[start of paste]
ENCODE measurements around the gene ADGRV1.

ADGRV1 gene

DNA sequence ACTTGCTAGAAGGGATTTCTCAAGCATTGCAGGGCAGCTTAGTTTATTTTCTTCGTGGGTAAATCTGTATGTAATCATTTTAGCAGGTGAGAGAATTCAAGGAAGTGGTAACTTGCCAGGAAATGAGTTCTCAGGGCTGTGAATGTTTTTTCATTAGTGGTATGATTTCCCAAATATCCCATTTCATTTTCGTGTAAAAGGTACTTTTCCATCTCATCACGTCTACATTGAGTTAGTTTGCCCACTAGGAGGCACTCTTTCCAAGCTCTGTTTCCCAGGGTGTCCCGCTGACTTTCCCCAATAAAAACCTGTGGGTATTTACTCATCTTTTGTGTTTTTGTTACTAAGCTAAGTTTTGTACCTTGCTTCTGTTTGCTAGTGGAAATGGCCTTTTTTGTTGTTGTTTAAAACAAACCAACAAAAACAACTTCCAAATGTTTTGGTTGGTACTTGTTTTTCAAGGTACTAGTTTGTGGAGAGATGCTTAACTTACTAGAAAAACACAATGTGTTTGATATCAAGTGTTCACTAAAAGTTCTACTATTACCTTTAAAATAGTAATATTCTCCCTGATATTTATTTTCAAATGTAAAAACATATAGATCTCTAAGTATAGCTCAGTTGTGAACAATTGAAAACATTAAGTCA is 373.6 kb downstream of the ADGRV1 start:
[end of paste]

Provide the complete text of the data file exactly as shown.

ENCODE measurements around the gene ADGRV1.

ADGRV1 gene

DNA sequence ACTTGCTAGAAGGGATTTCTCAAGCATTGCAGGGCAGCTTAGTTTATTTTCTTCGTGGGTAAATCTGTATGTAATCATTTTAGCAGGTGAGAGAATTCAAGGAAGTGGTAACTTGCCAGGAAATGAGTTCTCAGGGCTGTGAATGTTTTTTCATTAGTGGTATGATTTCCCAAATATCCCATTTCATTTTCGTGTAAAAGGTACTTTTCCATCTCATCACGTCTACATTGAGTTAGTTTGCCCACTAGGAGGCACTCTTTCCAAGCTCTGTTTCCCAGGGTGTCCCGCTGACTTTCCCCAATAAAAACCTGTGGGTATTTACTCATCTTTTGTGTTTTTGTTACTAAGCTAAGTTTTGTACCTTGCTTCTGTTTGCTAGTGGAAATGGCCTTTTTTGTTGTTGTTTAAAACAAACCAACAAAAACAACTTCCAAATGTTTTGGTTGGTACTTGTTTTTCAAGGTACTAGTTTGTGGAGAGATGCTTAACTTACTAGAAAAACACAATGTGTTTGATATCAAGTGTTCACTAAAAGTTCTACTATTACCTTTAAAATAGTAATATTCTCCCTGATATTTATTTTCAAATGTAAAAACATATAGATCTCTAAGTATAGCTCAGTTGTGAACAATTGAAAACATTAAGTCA is 373.6 kb downstream of the ADGRV1 start: